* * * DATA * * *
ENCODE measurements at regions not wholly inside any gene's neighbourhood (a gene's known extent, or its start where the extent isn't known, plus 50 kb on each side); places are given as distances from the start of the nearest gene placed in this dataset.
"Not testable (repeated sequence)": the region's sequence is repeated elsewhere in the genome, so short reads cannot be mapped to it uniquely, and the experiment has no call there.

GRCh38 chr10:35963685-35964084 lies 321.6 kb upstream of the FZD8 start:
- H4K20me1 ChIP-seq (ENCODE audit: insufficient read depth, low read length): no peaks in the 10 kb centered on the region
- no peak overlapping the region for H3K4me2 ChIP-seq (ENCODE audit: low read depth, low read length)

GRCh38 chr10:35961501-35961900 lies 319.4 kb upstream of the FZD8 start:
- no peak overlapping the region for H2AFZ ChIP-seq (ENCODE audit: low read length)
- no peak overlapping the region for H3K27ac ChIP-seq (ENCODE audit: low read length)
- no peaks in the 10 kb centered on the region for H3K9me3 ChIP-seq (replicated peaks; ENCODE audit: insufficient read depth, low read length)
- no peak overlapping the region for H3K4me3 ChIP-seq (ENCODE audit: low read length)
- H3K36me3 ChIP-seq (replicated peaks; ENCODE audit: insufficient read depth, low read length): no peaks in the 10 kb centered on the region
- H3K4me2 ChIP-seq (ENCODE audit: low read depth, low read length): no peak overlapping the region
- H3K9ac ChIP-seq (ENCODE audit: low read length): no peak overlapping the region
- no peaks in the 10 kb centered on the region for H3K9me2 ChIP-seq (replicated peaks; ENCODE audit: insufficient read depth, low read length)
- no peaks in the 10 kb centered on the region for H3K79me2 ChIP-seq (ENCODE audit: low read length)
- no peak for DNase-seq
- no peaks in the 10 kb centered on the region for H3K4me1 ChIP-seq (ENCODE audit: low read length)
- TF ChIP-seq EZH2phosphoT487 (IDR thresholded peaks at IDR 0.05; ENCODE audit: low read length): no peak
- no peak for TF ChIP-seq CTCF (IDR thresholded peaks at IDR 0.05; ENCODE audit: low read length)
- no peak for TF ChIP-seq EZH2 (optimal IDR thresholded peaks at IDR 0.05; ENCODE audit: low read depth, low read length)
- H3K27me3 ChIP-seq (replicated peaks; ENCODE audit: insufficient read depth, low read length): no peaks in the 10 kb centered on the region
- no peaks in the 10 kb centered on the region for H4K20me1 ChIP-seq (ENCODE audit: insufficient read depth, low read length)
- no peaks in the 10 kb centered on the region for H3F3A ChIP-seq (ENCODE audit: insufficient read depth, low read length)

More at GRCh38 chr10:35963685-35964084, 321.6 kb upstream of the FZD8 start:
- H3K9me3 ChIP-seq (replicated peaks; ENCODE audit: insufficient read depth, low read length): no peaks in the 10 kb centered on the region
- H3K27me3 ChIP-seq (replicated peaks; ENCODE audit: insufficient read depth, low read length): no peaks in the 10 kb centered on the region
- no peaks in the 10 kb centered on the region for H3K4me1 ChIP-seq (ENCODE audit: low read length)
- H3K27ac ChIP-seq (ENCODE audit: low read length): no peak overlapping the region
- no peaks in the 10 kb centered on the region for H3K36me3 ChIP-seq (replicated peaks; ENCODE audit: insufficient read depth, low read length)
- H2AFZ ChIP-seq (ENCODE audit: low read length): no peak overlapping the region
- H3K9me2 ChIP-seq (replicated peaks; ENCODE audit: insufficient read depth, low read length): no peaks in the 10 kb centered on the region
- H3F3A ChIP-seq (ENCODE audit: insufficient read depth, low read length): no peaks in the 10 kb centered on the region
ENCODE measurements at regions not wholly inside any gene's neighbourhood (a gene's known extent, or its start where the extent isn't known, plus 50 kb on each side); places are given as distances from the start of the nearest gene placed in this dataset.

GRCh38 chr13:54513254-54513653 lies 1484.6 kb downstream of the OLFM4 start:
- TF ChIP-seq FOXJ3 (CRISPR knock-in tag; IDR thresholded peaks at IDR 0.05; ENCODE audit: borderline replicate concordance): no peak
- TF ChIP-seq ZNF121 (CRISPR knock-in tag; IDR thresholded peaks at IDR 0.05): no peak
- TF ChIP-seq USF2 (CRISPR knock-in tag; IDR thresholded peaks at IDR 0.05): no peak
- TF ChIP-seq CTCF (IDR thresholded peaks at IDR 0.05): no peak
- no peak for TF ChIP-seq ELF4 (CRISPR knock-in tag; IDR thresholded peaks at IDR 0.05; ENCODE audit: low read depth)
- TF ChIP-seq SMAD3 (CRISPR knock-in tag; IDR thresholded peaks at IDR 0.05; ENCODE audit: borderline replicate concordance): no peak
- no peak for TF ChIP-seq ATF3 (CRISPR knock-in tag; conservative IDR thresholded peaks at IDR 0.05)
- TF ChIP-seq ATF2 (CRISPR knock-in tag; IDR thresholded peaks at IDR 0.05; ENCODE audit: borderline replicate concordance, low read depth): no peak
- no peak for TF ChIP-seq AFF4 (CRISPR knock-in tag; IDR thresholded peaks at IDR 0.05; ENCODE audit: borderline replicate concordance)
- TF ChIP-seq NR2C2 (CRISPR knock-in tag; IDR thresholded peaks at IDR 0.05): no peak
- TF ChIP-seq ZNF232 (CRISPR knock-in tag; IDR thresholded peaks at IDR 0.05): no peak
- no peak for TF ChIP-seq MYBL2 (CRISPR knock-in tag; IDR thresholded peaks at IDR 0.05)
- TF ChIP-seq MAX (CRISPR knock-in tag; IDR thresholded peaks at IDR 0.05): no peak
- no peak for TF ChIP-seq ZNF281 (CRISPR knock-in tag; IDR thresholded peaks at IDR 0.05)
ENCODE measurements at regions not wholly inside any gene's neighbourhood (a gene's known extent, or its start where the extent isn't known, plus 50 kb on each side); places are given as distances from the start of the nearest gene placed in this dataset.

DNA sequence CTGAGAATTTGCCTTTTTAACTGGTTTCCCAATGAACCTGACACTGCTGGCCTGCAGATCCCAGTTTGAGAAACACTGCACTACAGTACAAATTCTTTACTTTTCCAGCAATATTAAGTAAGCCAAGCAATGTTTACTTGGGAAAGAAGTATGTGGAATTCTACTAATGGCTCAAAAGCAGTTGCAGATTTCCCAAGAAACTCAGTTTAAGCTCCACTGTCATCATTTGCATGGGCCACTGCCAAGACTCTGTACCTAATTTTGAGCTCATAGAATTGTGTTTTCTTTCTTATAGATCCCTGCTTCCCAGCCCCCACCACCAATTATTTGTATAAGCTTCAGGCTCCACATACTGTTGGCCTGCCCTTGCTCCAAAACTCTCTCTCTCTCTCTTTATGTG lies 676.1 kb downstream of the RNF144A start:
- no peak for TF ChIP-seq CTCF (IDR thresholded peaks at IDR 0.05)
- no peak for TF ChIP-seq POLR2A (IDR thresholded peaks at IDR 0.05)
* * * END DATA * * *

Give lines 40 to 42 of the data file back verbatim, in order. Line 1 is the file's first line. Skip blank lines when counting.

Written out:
- TF ChIP-seq SMAD3 (CRISPR knock-in tag; IDR thresholded peaks at IDR 0.05; ENCODE audit: borderline replicate concordance): no peak
- no peak for TF ChIP-seq ATF3 (CRISPR knock-in tag; conservative IDR thresholded peaks at IDR 0.05)
- TF ChIP-seq ATF2 (CRISPR knock-in tag; IDR thresholded peaks at IDR 0.05; ENCODE audit: borderline replicate concordance, low read depth): no peak